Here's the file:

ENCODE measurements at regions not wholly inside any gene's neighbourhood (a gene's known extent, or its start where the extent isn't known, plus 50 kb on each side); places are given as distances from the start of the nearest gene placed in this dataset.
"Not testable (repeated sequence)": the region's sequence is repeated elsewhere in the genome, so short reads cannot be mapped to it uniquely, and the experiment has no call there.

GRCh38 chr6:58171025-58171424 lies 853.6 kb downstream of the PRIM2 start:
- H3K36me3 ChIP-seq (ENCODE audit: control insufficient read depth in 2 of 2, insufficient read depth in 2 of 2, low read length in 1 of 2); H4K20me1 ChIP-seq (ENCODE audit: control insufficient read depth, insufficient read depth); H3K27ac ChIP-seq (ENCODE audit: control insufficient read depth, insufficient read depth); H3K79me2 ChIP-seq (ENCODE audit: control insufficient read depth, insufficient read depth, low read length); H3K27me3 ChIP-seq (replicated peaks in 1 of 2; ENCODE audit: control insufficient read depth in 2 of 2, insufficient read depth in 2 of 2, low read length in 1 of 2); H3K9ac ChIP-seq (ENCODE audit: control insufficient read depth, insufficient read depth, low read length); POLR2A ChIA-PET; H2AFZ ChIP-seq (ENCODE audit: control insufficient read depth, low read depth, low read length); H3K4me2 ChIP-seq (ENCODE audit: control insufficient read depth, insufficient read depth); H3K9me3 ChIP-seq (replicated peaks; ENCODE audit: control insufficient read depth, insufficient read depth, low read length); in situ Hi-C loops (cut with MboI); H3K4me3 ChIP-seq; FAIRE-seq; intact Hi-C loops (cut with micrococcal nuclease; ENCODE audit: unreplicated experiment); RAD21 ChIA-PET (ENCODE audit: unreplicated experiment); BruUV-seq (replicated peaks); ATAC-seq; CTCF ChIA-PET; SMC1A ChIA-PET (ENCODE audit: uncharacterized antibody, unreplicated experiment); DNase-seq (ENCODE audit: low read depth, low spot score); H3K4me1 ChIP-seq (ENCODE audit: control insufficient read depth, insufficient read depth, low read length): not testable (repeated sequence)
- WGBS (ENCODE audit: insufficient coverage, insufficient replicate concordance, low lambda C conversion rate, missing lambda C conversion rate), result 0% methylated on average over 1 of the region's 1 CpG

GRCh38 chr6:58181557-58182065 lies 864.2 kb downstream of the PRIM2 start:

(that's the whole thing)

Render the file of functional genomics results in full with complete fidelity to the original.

ENCODE measurements at regions not wholly inside any gene's neighbourhood (a gene's known extent, or its start where the extent isn't known, plus 50 kb on each side); places are given as distances from the start of the nearest gene placed in this dataset.
"Not testable (repeated sequence)": the region's sequence is repeated elsewhere in the genome, so short reads cannot be mapped to it uniquely, and the experiment has no call there.

GRCh38 chr6:58171025-58171424 lies 853.6 kb downstream of the PRIM2 start:
- H3K36me3 ChIP-seq (ENCODE audit: control insufficient read depth in 2 of 2, insufficient read depth in 2 of 2, low read length in 1 of 2); H4K20me1 ChIP-seq (ENCODE audit: control insufficient read depth, insufficient read depth); H3K27ac ChIP-seq (ENCODE audit: control insufficient read depth, insufficient read depth); H3K79me2 ChIP-seq (ENCODE audit: control insufficient read depth, insufficient read depth, low read length); H3K27me3 ChIP-seq (replicated peaks in 1 of 2; ENCODE audit: control insufficient read depth in 2 of 2, insufficient read depth in 2 of 2, low read length in 1 of 2); H3K9ac ChIP-seq (ENCODE audit: control insufficient read depth, insufficient read depth, low read length); POLR2A ChIA-PET; H2AFZ ChIP-seq (ENCODE audit: control insufficient read depth, low read depth, low read length); H3K4me2 ChIP-seq (ENCODE audit: control insufficient read depth, insufficient read depth); H3K9me3 ChIP-seq (replicated peaks; ENCODE audit: control insufficient read depth, insufficient read depth, low read length); in situ Hi-C loops (cut with MboI); H3K4me3 ChIP-seq; FAIRE-seq; intact Hi-C loops (cut with micrococcal nuclease; ENCODE audit: unreplicated experiment); RAD21 ChIA-PET (ENCODE audit: unreplicated experiment); BruUV-seq (replicated peaks); ATAC-seq; CTCF ChIA-PET; SMC1A ChIA-PET (ENCODE audit: uncharacterized antibody, unreplicated experiment); DNase-seq (ENCODE audit: low read depth, low spot score); H3K4me1 ChIP-seq (ENCODE audit: control insufficient read depth, insufficient read depth, low read length): not testable (repeated sequence)
- WGBS (ENCODE audit: insufficient coverage, insufficient replicate concordance, low lambda C conversion rate, missing lambda C conversion rate), result 0% methylated on average over 1 of the region's 1 CpG

GRCh38 chr6:58181557-58182065 lies 864.2 kb downstream of the PRIM2 start: